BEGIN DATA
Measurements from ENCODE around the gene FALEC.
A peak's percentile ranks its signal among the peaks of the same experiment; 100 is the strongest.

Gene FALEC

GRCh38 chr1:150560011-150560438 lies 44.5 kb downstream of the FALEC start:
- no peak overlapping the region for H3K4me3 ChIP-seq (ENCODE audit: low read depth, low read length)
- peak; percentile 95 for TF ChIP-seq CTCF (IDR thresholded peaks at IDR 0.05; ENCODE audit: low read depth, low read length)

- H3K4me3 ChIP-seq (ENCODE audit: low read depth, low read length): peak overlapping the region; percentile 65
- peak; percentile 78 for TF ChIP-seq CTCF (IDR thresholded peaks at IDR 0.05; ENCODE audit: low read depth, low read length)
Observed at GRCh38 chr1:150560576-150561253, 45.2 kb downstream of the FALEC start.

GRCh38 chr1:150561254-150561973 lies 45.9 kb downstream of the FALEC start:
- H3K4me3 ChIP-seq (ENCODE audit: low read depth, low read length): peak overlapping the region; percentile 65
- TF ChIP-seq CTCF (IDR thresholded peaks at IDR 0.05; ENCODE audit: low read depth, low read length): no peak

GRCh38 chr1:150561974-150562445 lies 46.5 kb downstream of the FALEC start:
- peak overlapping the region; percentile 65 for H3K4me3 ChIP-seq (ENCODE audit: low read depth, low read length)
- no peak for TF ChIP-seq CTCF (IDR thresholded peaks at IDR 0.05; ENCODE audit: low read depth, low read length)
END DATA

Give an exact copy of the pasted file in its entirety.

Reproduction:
Measurements from ENCODE around the gene FALEC.
A peak's percentile ranks its signal among the peaks of the same experiment; 100 is the strongest.

Gene FALEC

GRCh38 chr1:150560011-150560438 lies 44.5 kb downstream of the FALEC start:
- no peak overlapping the region for H3K4me3 ChIP-seq (ENCODE audit: low read depth, low read length)
- peak; percentile 95 for TF ChIP-seq CTCF (IDR thresholded peaks at IDR 0.05; ENCODE audit: low read depth, low read length)

- H3K4me3 ChIP-seq (ENCODE audit: low read depth, low read length): peak overlapping the region; percentile 65
- peak; percentile 78 for TF ChIP-seq CTCF (IDR thresholded peaks at IDR 0.05; ENCODE audit: low read depth, low read length)
Observed at GRCh38 chr1:150560576-150561253, 45.2 kb downstream of the FALEC start.

GRCh38 chr1:150561254-150561973 lies 45.9 kb downstream of the FALEC start:
- H3K4me3 ChIP-seq (ENCODE audit: low read depth, low read length): peak overlapping the region; percentile 65
- TF ChIP-seq CTCF (IDR thresholded peaks at IDR 0.05; ENCODE audit: low read depth, low read length): no peak

GRCh38 chr1:150561974-150562445 lies 46.5 kb downstream of the FALEC start:
- peak overlapping the region; percentile 65 for H3K4me3 ChIP-seq (ENCODE audit: low read depth, low read length)
- no peak for TF ChIP-seq CTCF (IDR thresholded peaks at IDR 0.05; ENCODE audit: low read depth, low read length)